The Queen of the Needle
The Scripture record of Dorcas is limited to a few verses in the ninth chapter of Acts, but her name to this day stands for the benevolent use of the needle. Her example has been an inspiration to women throughout church history.
The Bible is silent concerning the genealogy of Dorcas. What is now is that her home was at Joppa and she was associated with a little band of Christians, most of whom were poor. She, however, apparently was a woman of means to serve humanity as freely as she did. The words of Jesus had no doubt been the moving power in her soul: “For I was hungered and you gave me meat, I was thirsty and you game me drink; I was a stranger and you took me in; naked an you clothed me; I was sick and you visited me; I was in prison and you came to me….in as much as you have done it unto the least of my brothers, you have done it for me”.
The Scriptures give us only glimpses of her witness and work for Christ in Acts chapter nine, yet she has influence many by her good works. She is evidently a Christian, being called “a certain disciple. It was through the ministry of Phillip the evangelist that a Christian church was established in Joppa at an early date. From the its very beginning, the church in Joppa was known as a center of fervent evangelism and a well-organized social service provider. Possibly Dorcas came to Christ in this church and there caught the vision of service.
Dorcas was well known for her good works and charitable deeds which she did. What is significant about the account of her life is that Dorcas not only thought up ways of relieving the needy, but she also carried out her plans! She knew what she could do and she DID it. She was a true “doer” of the Word. Among her good works was that of making clothes for widows and the need of her church and community with her own loving hands. The clothes that Dorcas cut out and sewed represented Christian faith in action. She was not only willing to give financially, but she was willing to invest herself in the work of charity.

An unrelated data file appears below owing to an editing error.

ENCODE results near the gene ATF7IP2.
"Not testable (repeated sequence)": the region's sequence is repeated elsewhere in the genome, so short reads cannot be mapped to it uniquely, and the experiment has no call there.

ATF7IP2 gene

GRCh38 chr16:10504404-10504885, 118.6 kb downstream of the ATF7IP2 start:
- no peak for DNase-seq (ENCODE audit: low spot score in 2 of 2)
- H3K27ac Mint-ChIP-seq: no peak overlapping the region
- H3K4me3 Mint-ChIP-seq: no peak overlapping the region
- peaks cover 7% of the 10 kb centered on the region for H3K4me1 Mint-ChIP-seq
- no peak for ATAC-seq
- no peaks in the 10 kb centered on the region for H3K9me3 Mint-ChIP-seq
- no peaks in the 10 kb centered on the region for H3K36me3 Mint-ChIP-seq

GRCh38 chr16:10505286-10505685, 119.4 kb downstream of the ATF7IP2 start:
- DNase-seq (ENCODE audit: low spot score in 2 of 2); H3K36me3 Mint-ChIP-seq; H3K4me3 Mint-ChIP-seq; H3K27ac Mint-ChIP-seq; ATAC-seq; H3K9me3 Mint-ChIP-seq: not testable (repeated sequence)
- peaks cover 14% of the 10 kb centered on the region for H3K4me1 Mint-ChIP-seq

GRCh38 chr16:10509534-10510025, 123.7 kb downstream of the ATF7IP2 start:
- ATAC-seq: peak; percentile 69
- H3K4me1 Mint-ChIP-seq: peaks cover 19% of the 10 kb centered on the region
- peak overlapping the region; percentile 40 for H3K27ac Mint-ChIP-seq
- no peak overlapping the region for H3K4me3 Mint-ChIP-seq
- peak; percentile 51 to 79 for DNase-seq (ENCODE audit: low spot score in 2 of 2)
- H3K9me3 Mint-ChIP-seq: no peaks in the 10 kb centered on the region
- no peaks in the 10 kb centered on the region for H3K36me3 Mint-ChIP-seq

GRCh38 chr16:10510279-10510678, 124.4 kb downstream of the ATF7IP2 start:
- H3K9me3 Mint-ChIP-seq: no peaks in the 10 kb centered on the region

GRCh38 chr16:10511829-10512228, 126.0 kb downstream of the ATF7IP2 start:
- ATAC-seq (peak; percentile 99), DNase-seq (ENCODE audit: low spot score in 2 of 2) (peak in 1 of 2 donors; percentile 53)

When Dorcas died, she left the church at Joppa grief -stricken. The church called for the Apostle Peter, who was in a neighboring city, to come to them. They obviously had heard of Peter’s supernatural power and doubtless hoped that he might return their greatly-love patron to them. When he got there he found that the widows Dorcas had helped had laid her out and prepared an eloquent eulogy on the life and character of Dorcas by showing some of the many coats and garments which she made for them. Here were aged widows whose hands were too feeble to hold the needle and too poor to pay others for their work. They showed the warm garments Dorcas had made them to protect them from the cold winds which often swept in from the Mediterranean. And here were younger widows with little children who had been clothed by Dorcas. How could they ever find another friend like her?
But Dorcas was given back to them by a great miracle. Apparently this scene touched Peter’s emotions. He sent them all out and kneeled down and prayed. When he felt his request had been received by God, Peter spoke the word of power and authority and raised Dorcas from the dead, thus presenting her alive to the saints and widows at Joppa. What a moving scene that must have been! What joy to receive this blessed woman back from the dead. The mourners tear’s were wiped away and the work of the Lord grew mightily.
While Dorcas was greatly loved and respected among the people of Joppa, it seems that she wasn’t conscious of the magnificent work she was doing and of its far-reaching consequences. Dorcas did not strive to be a leader, but was content to stay in her own home and try to do all she could to serve the Lord in her sphere of influence. But because of her faithful service, she indeed became a leader in an almost universal philanthropic cause. Many women throughout history have sought to emulate the life of Dorcas by establishing “Dorcas Societies” that hold humanitarian ideals, engage in various relief activities, and whose sole purpose in existing is to do good. We can hold Dorcas as an example to all of us to look after the welfare of others. After all, James 1:27 tells us that: “Religion that God our Father accepts as pure and faultless is this: to look after orphans and widows in their distress and to keep oneself from being polluted by the world.” We can find no finer model of this pure religion than Dorcas.